Washington money affects lives in cities like Sacramento and Fresno in ways few realize, until the capital’s leaders try to take the money away. And that’s what could happen this fall.
Fear of losing Community Development Block Grants, the federal program that helps pay for libraries, home repair services, sidewalks, after school programs and other urban needs, is motivating cities such as Sacramento, Fresno and others all across America to mobilize against the cuts.
President Donald Trump wants to eliminate funding for the 43-year-old program, one of Washington’s key strategies for helping pay for a wide variety of community-based services.
Chances are Congress won’t go along, at least not with everything. But cuts of any size would be felt hard in Fresno. The city is struggling. The median home price is a little over $200,000, according to the real estate website Zillow. In April, unemployment in Fresno County was 8.8 percent, well above the state average, according to the Bureau of Labor Statistics. More than a quarter of the city’s residents lived in poverty in 2015, according to Census Bureau data.
Fresno gets $6 million annually from the community program, money used for infrastructure projects, after school programs, home owner repair programs, grants for job training and hot meals for seniors.
“There’s a lot of poor people in the city that depend on these kinds of programs,” said Mayor Lee Brand, a Republican.
The funds help pay for projects such as sidewalks, street lights, tot lots, and improvements to streets and park facilities in low-income neighborhoods, according to Mark Standriff, director of communications for the city of Fresno.
Nationally, the CDBG program now costs about gets about $3 billion annually. Cities and counties in California got more than $300 million in CDBG funds in the last fiscal year, according to data from the Department of Housing and Urban Development, which runs the program.
The Trump administration wants it cut because, HUD said in a news release, “Since 1980, and most recently in 2013, HUD studies found that CDBG is increasingly not well targeted to the poorest communities and has not demonstrated a measurable impact on communities.”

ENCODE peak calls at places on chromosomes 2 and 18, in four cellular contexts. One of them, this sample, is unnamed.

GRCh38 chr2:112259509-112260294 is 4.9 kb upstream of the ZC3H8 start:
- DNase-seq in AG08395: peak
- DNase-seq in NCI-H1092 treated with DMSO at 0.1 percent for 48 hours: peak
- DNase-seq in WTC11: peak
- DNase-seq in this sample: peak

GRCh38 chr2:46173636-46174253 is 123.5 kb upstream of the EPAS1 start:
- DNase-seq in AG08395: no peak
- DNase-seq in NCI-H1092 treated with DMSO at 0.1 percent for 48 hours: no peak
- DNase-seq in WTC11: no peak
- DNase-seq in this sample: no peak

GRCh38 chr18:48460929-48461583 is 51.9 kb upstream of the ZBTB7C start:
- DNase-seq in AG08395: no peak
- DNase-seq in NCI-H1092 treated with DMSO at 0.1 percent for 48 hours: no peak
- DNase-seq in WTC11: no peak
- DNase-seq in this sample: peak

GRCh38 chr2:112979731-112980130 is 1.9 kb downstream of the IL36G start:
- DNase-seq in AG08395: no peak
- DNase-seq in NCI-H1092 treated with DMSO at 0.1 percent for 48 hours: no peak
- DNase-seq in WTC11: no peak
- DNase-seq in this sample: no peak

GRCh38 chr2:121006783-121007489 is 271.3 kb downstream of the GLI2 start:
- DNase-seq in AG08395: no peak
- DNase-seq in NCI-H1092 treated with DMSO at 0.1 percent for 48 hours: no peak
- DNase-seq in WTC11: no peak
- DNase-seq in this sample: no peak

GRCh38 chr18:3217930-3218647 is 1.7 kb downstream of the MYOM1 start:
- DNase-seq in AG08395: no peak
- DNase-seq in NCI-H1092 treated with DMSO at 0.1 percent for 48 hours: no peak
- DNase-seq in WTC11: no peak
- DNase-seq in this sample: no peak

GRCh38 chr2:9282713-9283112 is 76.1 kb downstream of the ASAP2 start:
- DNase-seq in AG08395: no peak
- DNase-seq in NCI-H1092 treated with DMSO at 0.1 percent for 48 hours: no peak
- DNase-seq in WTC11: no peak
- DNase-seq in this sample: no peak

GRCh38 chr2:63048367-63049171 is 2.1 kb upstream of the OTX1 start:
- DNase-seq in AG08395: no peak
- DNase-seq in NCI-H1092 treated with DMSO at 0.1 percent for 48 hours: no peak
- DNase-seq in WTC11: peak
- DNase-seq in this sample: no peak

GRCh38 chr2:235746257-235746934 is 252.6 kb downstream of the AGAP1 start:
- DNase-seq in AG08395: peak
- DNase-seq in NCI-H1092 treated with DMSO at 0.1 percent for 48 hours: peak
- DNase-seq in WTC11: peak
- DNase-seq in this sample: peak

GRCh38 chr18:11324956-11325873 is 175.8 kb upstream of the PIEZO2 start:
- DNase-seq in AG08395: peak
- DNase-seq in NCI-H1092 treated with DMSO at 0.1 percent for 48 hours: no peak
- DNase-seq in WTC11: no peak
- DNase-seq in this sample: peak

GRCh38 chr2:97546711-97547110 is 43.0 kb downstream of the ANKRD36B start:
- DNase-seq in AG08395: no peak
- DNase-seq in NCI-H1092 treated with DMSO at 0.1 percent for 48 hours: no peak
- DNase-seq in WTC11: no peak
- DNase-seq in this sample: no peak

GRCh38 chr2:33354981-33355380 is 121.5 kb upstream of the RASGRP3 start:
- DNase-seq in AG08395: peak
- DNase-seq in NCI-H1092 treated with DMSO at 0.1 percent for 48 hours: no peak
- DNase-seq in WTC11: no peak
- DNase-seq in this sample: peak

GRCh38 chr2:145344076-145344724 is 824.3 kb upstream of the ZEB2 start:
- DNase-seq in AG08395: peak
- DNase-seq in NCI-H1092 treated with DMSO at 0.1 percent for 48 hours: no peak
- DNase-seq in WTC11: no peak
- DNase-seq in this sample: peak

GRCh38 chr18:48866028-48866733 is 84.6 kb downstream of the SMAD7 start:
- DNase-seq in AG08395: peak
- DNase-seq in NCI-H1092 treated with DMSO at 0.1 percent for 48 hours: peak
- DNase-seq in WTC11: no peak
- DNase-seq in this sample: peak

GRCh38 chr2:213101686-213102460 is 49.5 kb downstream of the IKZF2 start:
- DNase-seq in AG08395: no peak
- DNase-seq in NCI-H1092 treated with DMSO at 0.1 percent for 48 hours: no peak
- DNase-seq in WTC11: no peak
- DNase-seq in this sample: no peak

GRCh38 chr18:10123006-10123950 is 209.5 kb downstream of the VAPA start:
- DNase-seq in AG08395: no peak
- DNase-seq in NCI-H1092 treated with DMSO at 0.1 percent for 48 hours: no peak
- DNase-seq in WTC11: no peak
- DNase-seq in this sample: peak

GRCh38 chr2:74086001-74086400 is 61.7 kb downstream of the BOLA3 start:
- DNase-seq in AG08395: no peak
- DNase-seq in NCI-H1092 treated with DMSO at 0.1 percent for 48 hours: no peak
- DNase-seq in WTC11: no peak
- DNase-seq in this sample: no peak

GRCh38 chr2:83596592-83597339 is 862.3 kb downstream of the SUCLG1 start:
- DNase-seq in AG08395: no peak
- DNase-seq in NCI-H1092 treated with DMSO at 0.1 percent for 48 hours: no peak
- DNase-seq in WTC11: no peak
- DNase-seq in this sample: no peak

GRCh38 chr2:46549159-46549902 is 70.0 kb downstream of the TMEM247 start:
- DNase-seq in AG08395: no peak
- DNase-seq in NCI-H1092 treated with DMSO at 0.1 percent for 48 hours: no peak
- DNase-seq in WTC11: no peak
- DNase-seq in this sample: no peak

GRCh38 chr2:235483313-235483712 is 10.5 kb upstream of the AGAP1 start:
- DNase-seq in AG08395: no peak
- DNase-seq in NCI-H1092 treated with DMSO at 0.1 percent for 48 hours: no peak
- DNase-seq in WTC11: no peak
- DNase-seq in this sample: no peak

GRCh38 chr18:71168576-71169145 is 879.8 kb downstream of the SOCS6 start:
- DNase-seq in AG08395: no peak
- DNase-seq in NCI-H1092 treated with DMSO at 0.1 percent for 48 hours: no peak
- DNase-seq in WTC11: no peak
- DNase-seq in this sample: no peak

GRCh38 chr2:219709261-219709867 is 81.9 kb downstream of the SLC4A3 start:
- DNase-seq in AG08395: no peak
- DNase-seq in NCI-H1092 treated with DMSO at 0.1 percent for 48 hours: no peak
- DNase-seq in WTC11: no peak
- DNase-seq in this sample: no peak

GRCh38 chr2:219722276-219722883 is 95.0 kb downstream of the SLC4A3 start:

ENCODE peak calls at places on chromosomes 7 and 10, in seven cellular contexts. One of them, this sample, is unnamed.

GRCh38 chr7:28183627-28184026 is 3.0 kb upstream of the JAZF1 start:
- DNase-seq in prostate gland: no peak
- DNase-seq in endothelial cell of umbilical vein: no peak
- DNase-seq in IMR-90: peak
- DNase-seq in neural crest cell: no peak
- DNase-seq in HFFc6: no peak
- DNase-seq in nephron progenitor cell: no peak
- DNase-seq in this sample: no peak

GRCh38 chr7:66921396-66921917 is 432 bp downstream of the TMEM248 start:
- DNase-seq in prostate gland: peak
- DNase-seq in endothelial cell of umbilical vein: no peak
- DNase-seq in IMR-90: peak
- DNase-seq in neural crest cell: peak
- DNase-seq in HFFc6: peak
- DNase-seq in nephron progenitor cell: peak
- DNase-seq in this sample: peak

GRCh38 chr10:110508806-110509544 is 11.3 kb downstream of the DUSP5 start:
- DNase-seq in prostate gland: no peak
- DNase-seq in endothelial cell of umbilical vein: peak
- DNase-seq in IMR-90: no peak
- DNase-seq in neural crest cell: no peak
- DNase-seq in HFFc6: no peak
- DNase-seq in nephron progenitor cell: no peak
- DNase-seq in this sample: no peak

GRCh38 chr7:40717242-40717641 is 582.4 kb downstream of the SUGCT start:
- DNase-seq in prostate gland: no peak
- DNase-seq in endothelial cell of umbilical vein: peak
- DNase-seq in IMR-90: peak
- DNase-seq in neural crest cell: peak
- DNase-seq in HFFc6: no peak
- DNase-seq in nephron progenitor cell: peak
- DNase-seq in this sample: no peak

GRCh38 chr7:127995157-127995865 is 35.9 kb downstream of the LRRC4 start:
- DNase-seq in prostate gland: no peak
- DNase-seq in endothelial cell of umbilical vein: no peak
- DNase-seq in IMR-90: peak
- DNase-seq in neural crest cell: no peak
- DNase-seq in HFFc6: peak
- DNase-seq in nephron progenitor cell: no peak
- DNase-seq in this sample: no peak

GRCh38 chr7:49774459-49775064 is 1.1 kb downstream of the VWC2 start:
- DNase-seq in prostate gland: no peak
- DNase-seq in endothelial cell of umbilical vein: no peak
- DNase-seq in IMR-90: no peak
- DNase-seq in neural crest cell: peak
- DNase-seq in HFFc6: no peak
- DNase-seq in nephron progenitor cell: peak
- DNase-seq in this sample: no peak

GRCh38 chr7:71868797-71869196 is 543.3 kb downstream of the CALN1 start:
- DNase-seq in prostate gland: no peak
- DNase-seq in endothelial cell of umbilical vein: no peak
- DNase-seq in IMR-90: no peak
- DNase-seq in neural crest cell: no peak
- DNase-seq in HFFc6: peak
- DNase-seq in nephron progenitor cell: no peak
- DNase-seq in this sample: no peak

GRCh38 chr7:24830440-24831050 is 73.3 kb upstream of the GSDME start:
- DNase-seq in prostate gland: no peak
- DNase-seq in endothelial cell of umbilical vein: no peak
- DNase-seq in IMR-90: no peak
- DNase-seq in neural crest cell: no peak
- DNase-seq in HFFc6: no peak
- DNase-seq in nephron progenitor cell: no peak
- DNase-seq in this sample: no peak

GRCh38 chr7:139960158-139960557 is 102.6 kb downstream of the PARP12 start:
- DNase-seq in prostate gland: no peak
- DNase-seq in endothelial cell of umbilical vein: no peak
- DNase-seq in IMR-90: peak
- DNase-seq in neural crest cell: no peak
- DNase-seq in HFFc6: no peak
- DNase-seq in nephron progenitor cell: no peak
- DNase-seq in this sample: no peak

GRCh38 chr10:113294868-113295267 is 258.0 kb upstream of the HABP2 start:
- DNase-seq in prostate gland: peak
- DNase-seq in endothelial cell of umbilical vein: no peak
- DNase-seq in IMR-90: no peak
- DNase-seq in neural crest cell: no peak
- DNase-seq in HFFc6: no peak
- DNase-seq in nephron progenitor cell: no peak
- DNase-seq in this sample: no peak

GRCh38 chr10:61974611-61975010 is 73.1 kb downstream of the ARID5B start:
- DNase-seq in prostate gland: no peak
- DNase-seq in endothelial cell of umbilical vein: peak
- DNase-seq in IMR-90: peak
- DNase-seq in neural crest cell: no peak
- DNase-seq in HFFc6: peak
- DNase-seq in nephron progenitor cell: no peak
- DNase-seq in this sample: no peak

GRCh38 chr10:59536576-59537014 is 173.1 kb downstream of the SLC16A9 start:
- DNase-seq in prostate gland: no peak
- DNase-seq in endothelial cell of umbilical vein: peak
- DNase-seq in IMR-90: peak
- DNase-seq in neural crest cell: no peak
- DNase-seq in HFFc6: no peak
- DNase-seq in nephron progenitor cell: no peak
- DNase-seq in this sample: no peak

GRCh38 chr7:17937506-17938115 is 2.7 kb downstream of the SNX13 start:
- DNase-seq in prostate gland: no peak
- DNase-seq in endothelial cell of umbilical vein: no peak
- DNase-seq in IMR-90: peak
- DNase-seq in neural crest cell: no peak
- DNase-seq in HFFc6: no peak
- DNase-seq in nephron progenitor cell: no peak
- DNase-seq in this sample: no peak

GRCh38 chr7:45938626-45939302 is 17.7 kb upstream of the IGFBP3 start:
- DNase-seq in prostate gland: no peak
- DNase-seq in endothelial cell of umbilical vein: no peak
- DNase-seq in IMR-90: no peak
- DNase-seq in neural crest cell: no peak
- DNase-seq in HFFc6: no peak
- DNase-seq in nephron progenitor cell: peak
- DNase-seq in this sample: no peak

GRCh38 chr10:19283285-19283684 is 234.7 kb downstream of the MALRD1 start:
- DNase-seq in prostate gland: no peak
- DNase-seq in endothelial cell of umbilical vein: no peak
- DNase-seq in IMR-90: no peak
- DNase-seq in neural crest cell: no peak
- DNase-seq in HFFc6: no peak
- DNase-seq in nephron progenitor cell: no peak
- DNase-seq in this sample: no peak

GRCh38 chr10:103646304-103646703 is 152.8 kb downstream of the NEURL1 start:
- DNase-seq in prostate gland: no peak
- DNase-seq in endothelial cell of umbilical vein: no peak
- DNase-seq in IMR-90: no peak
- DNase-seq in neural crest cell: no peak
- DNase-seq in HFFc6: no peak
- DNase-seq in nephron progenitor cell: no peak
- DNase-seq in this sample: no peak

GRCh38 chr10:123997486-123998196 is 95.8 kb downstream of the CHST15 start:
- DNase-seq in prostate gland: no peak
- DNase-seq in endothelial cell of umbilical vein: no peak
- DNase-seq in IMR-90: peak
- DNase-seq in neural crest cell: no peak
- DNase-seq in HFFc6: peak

Urban interests are protesting. The U.S. Conference of Mayors, a nonpartisan group of the nation’s 1,400 largest cities, sent a letter last month to key members of the House Appropriations Committee urging them to preserve funding for the CDBG program.
In Sacramento, CDBG funds are used for a wide range of development projects from improving library services to digging wells to provide clean drinking water, according to La Shelle Dozier, executive director of the Sacramento Housing and Redevelopment Agency, which administers CDBG funds for the city and county of Sacramento.
Among other things, she said CDBG funds were used to provide more than 447,000 meals in to seniors in 2016 through the Meals on Wheels program.
“It really runs the gamut but it does provide a level of amenities and service to those underserved communities that they would go without if not for this funding,” Dozier said.
David Morikawa, program director for Meals on Wheels in Sacramento County, said the organization serves about 2,000 seniors every day. The majority, about 1,500 seniors, get those meals delivered to their homes. Those who are able to leave their homes can eat at one of 21 cafes set up at senior center, community centers and churches around the county.
Morikawa said the CDBG program is an important source of funds and that Meals on Wheels is “waiting to see what happens” with the proposed budget. If Meals on Wheels is forced to cut back, Morikawa said those seniors may have to rely on fast food and would not get adequate nutrition.
Together, the city and county of Sacramento receive more than $9 million annually in CDBG funds, money that Dozier said would be difficult to replace. She said the argument that cities can get funding from other sources is “wishful thinking.”
This is not the first time the CDBG program has been targeted for cuts. Funding was reduced significantly in 1986, 2006 and 2011, during the administrations of Ronald Reagan, George W. Bush and Barack Obama. Dozier said that CDBG funds can be used to get additional matching funding from the state government and so the effects of the cut would be compounded as cities would lose not only the federal money, but other funding sources that stem from it.
“When people just see the amount of money they think ‘Well, that’s not a lot of money’ but then when you look at how you’re able to leverage that then that’s a huge loss,” she said.
Chris Edwards, an economist with the libertarian Cato Institute, supports the elimination of the CDBG program. He said the federal government should not be responsible for local spending and that programs like CDBG contribute to bloated bureaucracy.
“I think local services ought to be paid for locally. Period,” he said.
Edwards said it would be more efficient for state and local governments to foot the bill rather than have the money come from Washington.
“Local governments know their own needs, they should raise the money themselves,” he said.
Contact: Anshu Siripurapu @anshusiripurapu 202-383-6009